Life

Nobody Wants To Be Anywhere

“Nobody wants to be anywhere. Nobody likes anything.”
Jerry Seinfeld – 23 Hours To Kill

If there’s a single statement which accurately describes the spirit of our age, these words from Seinfeld do as well as any. He finishes the thought by saying, “We’re cranky, we’re irritable, and we’re dealing with it by constantly changing locations.”

I will add to this by saying, when we’re unable to change locations, we change our situation virtually––scrolling social media until we’re outraged to the point of exhaustion, or gorging ourselves on the smorgasbord of Netflix until we’re drooling.

You and I are engaged in a forever struggle to arrive at a mythical land called Somewhere. If or when we ever find ourselves somewhere, we invariably conclude that this is not the Somewhere we thought it would be. Most of us manage to cling tightly enough to our hopes of Somewhere––a place where we will be content and never again feel the compulsion to be anywhere else––that we spend our entire lives pining for a dreamworld.

It’s only in the past couple years I’ve begun to ask myself, what if the Somewhere I’m searching for does not exist, and the thing I’m really searching for has been with me all along? I think it is. It’s here with me as I write these words, just as it’s with you as you read them. What is it? It’s difficult to explain. I’ll need to use metaphor to get close. Of course, our reality is sculpted from metaphor, isn’t it?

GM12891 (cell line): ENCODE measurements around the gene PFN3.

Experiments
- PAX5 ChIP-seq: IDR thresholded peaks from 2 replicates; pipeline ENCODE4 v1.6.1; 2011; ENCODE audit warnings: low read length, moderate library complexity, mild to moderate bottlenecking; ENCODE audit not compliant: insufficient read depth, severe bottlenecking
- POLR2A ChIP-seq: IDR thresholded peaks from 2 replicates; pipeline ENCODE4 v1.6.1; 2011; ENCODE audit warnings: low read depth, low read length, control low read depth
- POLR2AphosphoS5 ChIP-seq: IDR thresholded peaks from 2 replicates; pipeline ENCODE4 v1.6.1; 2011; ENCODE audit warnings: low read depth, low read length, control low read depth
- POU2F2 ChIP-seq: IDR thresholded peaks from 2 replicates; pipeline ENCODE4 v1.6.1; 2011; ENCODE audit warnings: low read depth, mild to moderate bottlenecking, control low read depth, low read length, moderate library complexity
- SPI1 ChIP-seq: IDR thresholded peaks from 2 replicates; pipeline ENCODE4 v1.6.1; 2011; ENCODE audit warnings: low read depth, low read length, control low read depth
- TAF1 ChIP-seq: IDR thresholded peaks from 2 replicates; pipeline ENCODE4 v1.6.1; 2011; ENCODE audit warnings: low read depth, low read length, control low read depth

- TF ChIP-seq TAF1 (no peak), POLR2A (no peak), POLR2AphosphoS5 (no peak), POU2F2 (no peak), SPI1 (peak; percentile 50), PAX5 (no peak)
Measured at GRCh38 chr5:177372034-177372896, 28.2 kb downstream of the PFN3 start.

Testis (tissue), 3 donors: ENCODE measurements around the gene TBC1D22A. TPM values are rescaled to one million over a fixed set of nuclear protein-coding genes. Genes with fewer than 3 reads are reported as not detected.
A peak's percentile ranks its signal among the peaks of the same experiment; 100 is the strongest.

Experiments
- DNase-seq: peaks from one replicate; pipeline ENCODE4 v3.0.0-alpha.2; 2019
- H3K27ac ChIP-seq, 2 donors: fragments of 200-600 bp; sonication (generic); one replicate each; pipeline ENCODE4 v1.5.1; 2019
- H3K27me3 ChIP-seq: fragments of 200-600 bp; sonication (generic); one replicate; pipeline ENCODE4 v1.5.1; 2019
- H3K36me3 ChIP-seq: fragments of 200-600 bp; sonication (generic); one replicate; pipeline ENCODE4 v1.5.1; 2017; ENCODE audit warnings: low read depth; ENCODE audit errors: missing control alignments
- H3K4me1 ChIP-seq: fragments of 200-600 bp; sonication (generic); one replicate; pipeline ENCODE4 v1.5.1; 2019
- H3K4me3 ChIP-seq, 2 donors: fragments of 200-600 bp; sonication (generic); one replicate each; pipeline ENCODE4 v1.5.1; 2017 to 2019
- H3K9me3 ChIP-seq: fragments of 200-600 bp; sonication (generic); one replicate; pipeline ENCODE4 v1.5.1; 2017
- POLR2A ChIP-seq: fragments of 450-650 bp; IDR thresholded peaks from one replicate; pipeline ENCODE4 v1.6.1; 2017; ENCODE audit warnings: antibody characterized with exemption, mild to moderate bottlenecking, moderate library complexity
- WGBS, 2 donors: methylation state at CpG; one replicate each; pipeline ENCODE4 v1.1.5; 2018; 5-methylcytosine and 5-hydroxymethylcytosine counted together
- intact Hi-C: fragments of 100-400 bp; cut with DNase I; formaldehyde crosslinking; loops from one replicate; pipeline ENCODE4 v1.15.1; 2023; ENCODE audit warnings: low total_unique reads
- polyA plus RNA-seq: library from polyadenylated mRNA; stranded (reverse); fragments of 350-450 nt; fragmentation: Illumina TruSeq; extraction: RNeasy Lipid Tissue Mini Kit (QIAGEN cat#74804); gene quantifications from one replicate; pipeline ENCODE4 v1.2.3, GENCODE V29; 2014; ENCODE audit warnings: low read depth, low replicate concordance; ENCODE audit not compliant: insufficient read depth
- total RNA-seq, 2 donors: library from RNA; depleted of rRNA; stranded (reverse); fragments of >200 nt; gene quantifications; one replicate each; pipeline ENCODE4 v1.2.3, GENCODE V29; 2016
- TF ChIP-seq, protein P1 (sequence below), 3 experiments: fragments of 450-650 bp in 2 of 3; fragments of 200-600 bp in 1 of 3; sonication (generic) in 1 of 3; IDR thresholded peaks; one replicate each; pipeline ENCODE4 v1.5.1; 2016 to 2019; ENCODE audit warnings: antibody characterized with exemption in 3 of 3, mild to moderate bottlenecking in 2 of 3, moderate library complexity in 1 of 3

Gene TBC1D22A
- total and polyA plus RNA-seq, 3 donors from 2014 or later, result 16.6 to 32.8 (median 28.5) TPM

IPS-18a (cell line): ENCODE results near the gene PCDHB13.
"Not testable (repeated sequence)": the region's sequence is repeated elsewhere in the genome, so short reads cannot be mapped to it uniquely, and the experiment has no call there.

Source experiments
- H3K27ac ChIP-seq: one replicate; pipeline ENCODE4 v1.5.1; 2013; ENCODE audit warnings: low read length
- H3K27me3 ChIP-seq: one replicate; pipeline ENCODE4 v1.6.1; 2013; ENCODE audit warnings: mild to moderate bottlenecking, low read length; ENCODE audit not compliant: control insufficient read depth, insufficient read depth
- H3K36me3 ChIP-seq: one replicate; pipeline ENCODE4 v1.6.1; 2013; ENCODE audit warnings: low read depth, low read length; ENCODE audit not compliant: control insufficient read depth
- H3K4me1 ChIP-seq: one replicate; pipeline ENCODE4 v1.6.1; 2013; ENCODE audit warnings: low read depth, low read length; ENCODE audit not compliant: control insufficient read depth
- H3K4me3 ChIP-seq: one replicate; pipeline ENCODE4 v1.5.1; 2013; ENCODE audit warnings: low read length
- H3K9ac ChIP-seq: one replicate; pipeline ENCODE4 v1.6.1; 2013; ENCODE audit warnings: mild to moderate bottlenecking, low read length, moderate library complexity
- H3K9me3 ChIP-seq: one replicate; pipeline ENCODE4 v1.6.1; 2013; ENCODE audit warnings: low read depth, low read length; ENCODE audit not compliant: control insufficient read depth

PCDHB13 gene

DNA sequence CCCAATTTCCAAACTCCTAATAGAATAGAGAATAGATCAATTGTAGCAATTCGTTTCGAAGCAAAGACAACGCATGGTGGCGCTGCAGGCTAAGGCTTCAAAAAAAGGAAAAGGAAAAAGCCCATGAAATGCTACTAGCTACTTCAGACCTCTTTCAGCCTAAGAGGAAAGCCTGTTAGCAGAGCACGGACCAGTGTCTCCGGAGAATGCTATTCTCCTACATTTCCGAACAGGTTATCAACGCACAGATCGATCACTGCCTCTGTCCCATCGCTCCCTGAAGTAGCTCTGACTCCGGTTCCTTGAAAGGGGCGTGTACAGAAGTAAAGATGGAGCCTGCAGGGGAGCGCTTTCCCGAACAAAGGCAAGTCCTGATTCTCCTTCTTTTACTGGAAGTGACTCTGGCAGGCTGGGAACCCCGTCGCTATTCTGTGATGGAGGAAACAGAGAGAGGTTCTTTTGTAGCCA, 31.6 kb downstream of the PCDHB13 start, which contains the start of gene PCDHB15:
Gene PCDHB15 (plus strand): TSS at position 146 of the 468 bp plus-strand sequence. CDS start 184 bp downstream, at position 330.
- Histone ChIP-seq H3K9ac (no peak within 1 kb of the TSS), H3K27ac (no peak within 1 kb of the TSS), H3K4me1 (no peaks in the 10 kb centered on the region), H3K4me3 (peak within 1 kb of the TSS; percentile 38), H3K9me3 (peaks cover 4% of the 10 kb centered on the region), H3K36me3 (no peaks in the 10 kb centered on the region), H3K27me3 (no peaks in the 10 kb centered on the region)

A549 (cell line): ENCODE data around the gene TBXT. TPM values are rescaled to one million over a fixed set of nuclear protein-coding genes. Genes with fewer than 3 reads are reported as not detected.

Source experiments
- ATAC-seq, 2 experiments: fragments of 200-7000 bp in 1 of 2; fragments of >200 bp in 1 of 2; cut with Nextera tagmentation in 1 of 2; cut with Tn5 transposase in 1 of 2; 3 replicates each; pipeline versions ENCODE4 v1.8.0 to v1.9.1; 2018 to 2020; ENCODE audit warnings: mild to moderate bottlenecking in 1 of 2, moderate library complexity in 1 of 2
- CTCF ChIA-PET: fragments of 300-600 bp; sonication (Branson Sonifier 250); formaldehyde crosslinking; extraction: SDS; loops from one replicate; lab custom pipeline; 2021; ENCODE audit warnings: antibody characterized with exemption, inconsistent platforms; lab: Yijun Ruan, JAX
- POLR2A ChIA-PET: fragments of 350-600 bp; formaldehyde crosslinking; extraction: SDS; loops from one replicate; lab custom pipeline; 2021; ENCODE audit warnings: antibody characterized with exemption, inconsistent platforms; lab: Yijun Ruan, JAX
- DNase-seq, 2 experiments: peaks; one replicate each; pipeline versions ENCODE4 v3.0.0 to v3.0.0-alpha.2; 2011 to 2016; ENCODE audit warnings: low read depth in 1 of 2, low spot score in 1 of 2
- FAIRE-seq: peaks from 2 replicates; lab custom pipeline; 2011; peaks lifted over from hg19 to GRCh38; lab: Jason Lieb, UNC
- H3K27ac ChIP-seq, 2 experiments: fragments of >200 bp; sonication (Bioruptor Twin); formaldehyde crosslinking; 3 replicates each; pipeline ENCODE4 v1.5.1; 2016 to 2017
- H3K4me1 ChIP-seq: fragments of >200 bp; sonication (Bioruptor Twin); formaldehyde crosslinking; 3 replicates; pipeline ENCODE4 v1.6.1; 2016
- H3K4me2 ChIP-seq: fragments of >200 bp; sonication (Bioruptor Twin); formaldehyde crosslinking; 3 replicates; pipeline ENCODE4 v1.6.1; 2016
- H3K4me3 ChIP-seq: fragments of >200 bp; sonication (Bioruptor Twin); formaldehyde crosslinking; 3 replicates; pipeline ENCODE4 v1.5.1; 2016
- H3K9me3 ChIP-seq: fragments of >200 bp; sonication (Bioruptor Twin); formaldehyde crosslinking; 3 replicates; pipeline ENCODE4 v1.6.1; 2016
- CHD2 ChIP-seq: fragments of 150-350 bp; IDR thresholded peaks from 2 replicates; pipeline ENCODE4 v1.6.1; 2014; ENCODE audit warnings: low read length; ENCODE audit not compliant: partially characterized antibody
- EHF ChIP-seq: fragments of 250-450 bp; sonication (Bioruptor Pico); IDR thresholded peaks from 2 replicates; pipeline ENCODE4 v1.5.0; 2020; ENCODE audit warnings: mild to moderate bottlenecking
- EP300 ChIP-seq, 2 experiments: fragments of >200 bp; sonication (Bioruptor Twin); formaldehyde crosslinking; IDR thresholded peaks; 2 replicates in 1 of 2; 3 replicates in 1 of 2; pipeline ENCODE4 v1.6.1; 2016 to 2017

Paddle Boarding has been an escape for me these days. There is much I like about it, but I think my favorite part is the sound. If you get out on the lake early enough, before the speed boats and jet skiers tear up the calm, the sounds can be intoxicating. Ripples kissing the nose of the board. Paddle piercing air, liquid, air. Breath. It’s like the universe is singing to me, and I’m part of the chorus.

When I know a visit to the lake is in my near future, it’s difficult for me to focus on much else. It’s too easy to convince myself that the lake is the Somewhere my heart has longed for, and once I get there, “All will be well, and all manner of things will be well.” This invariably proves not to be so. Though there are fleeting moments of wellness on the lake, no paddle boarding trip is without its frustrations.